Written by Kevin Flood

In today’s world stress is ever present and even if you are not a 24/7 news junkie, the stress comes at you constantly.  The bigger our interest in the world the more opportunities there are for being exposed to stress in politics, oppression, war, money woes, hunger, layoffs, and many other sources.   In addition to all the public stressors we all have our own personal, secret stressors that we probably don’t share with many others.

 If we turn off all the electronic communications we own we can subdue the stressors for a period though it can be hard to do.  The personal stress we experience as a survivor of sexual abuse can’t be turned off and while it may be subdued if we are in a long-term recovery program, it never goes away.

As abused children we likely developed adaptive behaviors to cope with the demands of our abuse and to protect ourselves.   As we grew into adults we adapted our child behaviors into adult behaviors such as isolation, defensiveness, self-reliance, workaholic behavior, acting out, poor self care and many others.   Many of these adaptive behaviors may have served us well as children and teenagers but do not serve us well as adults coping with the world.  Most adults have not suffered sexual abuse and are not automatically sympathetic to our pain or understand our behaviors.    


Triggering is when a situation or a person says, or does something reminiscent of our abuse and we are re-exposed to the pain of the early experiences.    Smells, tastes, tone of voice, outdoor settings, colors, songs and remembrances are some examples of sources of triggering.    It should be remembered that triggering can be a conscious or unconscious reaction to earlier abuse.

These adaptive behaviors from childhood probably don’t serve us well in adulthood and may bring on shame and other feelings which can shut us down.   In these moments that turn us back to the past, resilience can be a powerful tool that may keep you from absorbing the trigger as a big negative.    Resilience can be in your toolkit and allow you to keep a positive perspective despite an adverse experience.   It isn’t about trying to avoid the stress, it is about learning to thrive within the stress.  Resilience can keep a triggering event from taking you back to your abuse period or minimizing the triggering upset. 


Resilience is a skill that can be learned.   As a kid, abuse can overwhelm our resilience and put us into a world of fear.  Some of us can hang onto our childhood resilience but most of us have to learn to bring it to the surface.   

Here are five popular tools to support and develop resilience:

              Self-awareness: Having a conscious awareness of your own personality and able to understand your weaknesses and strengths.   It is about understanding how others see you.

              Positive Relationships:   Are you able to establish and maintain formal and informal relations with others at work and at home?   This effort sets the basis for good communications with others, enhanced self-respect, establishing peer relationships  and other positive outcomes.

              Mindfulness:  This can bring you out of isolation.  It is about being fully present for yourself, being alert to what is going on around you, and staying in the moment.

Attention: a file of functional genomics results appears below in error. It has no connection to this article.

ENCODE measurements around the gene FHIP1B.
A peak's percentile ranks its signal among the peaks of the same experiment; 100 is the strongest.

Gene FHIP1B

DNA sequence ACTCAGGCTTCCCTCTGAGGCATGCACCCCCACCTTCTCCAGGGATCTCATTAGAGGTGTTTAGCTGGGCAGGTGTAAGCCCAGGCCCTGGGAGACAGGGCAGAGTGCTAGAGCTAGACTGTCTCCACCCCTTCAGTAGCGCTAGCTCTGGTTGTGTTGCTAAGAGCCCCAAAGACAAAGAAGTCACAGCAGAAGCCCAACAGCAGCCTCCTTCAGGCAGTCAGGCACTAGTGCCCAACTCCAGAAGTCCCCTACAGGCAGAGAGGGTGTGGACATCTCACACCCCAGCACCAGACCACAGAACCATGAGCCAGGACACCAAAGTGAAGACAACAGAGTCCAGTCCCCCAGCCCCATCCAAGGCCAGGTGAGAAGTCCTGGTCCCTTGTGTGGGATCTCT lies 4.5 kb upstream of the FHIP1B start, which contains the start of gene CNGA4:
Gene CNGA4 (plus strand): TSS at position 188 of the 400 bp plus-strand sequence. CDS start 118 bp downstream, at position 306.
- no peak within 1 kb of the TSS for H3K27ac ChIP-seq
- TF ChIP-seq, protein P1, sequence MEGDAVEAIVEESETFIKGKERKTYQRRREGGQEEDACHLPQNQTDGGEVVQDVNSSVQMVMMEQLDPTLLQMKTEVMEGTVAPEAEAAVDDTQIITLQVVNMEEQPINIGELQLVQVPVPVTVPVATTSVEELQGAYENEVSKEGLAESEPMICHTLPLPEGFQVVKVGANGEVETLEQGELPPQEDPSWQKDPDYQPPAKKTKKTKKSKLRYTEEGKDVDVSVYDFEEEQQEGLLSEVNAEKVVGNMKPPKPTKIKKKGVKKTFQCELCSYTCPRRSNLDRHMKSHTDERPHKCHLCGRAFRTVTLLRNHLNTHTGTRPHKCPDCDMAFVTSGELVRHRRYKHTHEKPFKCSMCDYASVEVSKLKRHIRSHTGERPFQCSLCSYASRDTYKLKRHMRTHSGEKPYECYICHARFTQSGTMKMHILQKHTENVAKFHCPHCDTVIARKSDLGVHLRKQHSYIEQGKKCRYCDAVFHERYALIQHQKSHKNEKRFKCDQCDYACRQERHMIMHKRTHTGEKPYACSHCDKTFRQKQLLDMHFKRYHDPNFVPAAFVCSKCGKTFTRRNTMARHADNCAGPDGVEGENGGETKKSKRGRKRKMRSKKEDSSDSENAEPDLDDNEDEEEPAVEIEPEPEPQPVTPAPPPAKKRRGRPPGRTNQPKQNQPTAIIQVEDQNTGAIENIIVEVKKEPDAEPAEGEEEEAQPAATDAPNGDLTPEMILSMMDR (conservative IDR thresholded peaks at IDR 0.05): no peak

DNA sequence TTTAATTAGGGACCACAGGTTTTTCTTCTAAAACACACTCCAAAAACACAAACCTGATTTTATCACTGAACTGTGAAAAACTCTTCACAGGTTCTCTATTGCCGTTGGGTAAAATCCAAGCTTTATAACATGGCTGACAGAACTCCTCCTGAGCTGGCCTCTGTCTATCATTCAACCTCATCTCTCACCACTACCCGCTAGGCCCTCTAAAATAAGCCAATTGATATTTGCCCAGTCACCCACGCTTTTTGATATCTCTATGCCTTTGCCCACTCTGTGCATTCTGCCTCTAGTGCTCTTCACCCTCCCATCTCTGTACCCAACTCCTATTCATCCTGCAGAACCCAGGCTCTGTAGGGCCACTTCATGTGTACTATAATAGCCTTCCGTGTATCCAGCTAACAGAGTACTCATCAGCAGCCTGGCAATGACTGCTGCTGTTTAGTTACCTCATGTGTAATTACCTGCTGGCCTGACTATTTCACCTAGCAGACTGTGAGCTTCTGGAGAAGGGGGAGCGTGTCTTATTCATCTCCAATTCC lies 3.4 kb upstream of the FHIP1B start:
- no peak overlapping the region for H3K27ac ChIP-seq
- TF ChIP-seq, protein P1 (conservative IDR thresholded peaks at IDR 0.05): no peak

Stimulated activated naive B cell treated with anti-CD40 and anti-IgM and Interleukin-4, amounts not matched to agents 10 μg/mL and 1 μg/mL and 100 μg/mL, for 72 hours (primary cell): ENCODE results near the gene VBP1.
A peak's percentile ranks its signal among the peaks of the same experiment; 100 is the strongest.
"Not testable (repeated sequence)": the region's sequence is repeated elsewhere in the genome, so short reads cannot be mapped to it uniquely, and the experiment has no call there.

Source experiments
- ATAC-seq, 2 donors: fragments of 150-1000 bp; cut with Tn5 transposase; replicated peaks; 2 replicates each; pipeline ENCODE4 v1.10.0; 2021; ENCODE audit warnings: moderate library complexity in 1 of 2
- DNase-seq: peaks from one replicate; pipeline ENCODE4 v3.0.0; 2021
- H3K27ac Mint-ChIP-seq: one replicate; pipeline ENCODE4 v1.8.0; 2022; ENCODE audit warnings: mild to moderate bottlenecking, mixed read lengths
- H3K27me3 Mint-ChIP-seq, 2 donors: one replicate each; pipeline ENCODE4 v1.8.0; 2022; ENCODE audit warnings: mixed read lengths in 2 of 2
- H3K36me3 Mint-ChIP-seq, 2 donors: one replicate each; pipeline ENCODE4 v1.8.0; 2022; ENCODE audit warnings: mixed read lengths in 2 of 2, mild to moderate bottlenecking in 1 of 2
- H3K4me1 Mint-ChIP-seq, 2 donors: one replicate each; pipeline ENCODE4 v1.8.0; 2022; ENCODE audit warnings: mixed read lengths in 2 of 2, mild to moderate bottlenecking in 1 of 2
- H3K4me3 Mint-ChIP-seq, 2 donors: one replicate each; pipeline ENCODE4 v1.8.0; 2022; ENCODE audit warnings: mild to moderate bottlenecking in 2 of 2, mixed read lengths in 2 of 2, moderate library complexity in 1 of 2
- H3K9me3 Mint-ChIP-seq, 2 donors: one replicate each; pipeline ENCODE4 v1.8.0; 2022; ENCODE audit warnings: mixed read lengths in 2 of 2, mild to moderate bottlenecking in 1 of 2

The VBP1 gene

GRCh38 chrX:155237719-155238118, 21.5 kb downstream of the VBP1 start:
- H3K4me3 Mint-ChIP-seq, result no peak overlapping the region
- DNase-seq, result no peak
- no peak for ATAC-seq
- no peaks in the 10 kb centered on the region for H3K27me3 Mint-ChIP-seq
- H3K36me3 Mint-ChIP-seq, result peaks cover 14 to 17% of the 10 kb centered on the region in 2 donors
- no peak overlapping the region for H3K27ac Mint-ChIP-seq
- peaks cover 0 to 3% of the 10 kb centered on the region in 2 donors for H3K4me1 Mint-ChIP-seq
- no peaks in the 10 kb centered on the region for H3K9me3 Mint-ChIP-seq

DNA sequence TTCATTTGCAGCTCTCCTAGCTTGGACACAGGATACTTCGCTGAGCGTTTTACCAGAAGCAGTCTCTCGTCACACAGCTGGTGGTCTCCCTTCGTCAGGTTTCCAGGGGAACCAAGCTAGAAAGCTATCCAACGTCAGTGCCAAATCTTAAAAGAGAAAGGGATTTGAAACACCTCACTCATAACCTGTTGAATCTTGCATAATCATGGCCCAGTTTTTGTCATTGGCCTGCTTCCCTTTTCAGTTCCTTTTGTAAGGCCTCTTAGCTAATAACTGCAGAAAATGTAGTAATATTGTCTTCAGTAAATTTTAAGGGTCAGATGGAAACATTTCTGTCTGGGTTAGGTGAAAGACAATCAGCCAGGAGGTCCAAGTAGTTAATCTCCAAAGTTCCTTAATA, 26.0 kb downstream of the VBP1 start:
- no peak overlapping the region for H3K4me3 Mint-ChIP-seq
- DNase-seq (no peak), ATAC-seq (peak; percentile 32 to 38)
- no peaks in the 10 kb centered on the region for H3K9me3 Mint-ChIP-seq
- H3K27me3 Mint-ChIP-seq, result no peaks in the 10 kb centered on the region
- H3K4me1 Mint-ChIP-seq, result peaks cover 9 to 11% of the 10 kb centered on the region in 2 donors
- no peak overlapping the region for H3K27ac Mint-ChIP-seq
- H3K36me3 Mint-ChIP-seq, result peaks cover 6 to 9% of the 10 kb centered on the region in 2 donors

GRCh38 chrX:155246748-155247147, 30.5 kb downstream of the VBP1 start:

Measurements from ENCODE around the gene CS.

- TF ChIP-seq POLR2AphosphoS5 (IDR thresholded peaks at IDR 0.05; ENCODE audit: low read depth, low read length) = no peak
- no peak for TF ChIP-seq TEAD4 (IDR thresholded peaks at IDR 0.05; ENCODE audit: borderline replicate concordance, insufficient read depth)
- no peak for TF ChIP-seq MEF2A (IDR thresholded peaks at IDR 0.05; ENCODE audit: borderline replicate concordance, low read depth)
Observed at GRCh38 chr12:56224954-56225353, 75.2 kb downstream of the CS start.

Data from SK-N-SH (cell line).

Self-Care:  We are best able to care for ourselves if we practice good health habits.  

              Purpose:  A sense of purpose allows you to establish a belief in something bigger than yourself.  It helps you gain a perspective that broadens what might be a narrow view of the world you live in.   It may help with setting goals for yourself and your family.   It is a powerful agent for change.

Having a life purpose can become the central motivating point of your life.  By whatever name you call it, purpose can be the “driver” of shaping life decisions. Things like setting goals, finding the right vocation and setting boundaries to life, finances and other critical life decisions.

Establishing and maintaining these skills takes practice.   You may have a strong sense of independence, isolation or self-reliance or other symptoms that keep you from engaging the bigger world around you.  Ask yourself how well these behaviors/symptoms serve you in the adult world you want to live in.    

In the process of striving to learn resilience, you can gain a lot of knowledge about yourself because it encourages the learning of the 5 supporting skills you need to learn along the way.  

Each of the supporting skills provide a unique and individual skill that can be applied to many different areas of your life.   Taken together they offer a formidable package of new knowledge, perceptions, opportunities and understandings of the world we each live in. 


Resilience isn’t a single skill.   It is a variety of skills and coping mechanisms.  To bounce back from bumps in the road as well as failures, you should focus on emphasizing the positive. Jean Chatzky

   You can reach Kevin at  rkevinflood@gmail.com                                                                                                                     

If you have a story to share, a quote or song that helps you on your journey, feel free to leave it in the comments section or email me at mike@ menhealing.org. The next post will feature an interview with James Tobin, author of “When We Were Wolves,” a novel whose main character is an adult male survivor.

Be well. Stay safe. Take good care.


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